Man, if I had a penny every time someone asked me that…
At Elevate, I had been working under a couple of different titles — first Chief Content Officer, then Chief Communications Officer. But something about those titles wasn’t quite right. I was certainly helping with content production, yes, and my position still involves drafting all communications with our constituencies, sponsors, and corporate partners, but the title didn’t encapsulate the entirety of what it was all for.
Enter the term “branding.” I had done plenty with talking about Elevate as a “brand” but we finally starting asking a lot of the more difficult questions: what do we want our brand to represent? How can we effectively present that identity? Where should this brand identity be reflected? I had my term — Chief Brand Officer. This was not an easy decision, either. As far as I know, no other larger esports organization has someone in the CBO position, and I think that is a major detriment to esports as a whole.
Ok, so what is branding, anyway?
I’ll start by sharing what I consider to be “branding,” and follow it up with some support from other sources. Branding is, simply put, a unified identity within which your business operates. It includes how you want your company to be perceived, your major operating principles, and your strategy for putting forth that identity. Entrepreneur magazine defines “branding” as “your promise to your customer,” and goes on to explain that a brand lays out what can be expected from your company, whether it’s what it provides in terms of products and services, or in its major philosophies for operating. Forbes describes it thusly: “Put simply, your ‘brand’ is what your prospect thinks of when he or she hears your brand name.”
This is not a minor concept, nor one to be taken lightly. In the esports world in particular, reputation is a major stake. If you follow esports, think about the various teams and organizations you’ve heard of. Do any of them have a good reputation? A bad one? Are they perceived as detrimental to players, or unprofessional in public spaces? Do their CEOs represent the professionalism they are expected to uphold? All of these are tiny pieces that make up overall branding.
It matters a great deal, and not just because of reputation. Branding is both a process and a product and is essential to any company that seeks to gain legitimacy, experience, and success.
Branding as a Process
If you hire someone to develop your brand and his first activity involves going out alone and drafting it, you’re not approaching branding properly. Branding requires full participation of all personnel in leadership positions in your company, and could even be benefited by participation of players, staff, and even fans. A proper approach to branding starts with leadership laying out expectations of the brand. (This is where I’d go into more detail, but I’m trying to sell a service here, folks!)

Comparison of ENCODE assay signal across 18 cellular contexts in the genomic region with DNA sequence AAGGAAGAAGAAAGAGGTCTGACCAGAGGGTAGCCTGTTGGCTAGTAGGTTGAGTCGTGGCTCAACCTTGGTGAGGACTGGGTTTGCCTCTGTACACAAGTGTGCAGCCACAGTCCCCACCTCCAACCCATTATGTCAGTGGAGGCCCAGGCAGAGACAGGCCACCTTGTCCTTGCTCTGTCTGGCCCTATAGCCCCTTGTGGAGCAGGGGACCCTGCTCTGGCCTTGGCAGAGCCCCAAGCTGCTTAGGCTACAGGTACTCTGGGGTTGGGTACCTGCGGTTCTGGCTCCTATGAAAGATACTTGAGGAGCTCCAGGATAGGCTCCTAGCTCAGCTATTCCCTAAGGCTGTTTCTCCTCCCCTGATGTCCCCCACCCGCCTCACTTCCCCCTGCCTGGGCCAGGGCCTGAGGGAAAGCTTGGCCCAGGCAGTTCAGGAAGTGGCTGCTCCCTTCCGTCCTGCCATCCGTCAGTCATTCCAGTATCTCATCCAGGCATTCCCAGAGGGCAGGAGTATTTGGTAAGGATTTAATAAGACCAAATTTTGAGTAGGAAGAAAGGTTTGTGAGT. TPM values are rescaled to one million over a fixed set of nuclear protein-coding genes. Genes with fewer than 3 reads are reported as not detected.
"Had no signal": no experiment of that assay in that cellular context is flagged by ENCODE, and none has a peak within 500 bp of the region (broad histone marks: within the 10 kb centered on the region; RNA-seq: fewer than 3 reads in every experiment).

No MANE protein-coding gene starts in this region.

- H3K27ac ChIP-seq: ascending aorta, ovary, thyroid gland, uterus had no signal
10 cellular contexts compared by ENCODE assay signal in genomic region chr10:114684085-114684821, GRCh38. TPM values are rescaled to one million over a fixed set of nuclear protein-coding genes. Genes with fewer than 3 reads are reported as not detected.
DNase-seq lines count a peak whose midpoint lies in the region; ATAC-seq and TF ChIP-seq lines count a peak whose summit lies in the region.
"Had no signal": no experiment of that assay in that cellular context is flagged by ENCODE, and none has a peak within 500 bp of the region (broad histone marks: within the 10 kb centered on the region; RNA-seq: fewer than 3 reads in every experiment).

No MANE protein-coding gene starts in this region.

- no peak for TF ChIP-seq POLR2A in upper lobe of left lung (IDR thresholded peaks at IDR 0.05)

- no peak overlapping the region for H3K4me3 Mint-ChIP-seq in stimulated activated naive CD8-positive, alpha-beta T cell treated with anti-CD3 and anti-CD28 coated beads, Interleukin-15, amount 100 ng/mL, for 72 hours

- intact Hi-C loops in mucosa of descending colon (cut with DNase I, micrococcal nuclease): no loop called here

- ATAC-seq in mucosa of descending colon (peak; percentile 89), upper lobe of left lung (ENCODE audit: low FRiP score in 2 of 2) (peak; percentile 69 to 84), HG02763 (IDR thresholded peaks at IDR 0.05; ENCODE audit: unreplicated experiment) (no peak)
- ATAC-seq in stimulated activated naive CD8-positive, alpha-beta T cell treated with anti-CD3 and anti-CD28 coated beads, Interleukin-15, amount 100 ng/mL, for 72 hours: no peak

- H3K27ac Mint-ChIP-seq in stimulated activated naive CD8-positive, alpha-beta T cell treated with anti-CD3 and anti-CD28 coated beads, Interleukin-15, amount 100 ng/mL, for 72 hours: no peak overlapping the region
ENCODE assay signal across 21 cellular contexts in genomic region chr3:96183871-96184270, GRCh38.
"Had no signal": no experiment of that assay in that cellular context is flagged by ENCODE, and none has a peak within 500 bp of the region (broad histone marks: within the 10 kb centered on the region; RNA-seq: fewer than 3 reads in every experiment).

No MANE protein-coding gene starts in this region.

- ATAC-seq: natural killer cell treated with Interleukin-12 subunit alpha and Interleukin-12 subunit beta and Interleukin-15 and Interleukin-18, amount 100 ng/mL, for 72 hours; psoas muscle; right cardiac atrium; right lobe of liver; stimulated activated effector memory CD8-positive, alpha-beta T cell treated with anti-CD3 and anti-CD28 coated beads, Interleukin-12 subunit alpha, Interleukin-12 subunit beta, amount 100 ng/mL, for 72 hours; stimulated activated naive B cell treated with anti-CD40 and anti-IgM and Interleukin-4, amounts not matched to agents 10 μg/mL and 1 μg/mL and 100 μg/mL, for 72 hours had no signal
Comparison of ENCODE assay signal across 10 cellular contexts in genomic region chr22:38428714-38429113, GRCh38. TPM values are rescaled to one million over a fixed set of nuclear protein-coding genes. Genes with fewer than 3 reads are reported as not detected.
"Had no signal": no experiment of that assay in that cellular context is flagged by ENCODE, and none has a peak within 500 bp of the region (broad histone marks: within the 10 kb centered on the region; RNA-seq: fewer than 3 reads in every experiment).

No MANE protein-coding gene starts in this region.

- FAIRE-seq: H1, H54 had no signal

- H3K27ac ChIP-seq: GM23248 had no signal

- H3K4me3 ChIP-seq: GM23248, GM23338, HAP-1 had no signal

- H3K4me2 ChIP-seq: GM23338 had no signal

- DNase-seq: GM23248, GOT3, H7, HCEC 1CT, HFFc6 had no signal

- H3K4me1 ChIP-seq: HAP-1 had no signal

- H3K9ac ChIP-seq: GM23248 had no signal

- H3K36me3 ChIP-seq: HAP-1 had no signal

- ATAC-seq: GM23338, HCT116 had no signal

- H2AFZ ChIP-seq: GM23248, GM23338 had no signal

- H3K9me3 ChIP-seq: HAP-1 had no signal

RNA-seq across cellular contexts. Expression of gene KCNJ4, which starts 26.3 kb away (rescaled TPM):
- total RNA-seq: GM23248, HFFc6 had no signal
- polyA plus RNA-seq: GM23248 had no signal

Branding as a Product
Ultimately, your result will be that your brand becomes your product. If you correctly execute your brand identity plan, you will find yourself closely matching your activities with your intended brand outcome. Slowly, fans and viewers will start to associate your company with that brand identity — and not because you are explicitly stating that brand image. A correctly executed strategy will yield brand identity without having to scream it out loud.
Finally…Why Does this MATTER?
Look, here’s the bottom line: If you already have an investor, and have absolutely no need for future investment, sponsorship, or partners, then you don’t need to worry about branding. Believe it or not, there are a couple of mid-tier organizations out there that operate in this way. Personally, I find it a missed opportunity for brand growth, but at the same time, I won’t cry when competitors miss these opportunities.
However…if you want to grow, compete, and win in a rapidly-expanding industry, and take part of the billions of dollars invested in the scene, then branding matters. Why? Most serious investors care about how carefully-crafted your business model is. After all, if they are going to put a million dollars into your idea, they’re going to expect at least a million dollars returned over time, preferably more. A strong business model is couched in a winning brand strategy, simple as that. If you cannot present your company and its operating principles in a concise and unified fashion, most, if not all, investors and sponsors will move on. For those already sponsored, tightening up your branding is a critical means to improve your standing and resource allocation from your sponsors. For the most part, these companies will want to maintain a flatline expense level with your organization, so in order to justify greater allocation, you must show a stronger brand presence, more professional business operations, and a strong strategy for growth and returns on investment.
It all starts with branding.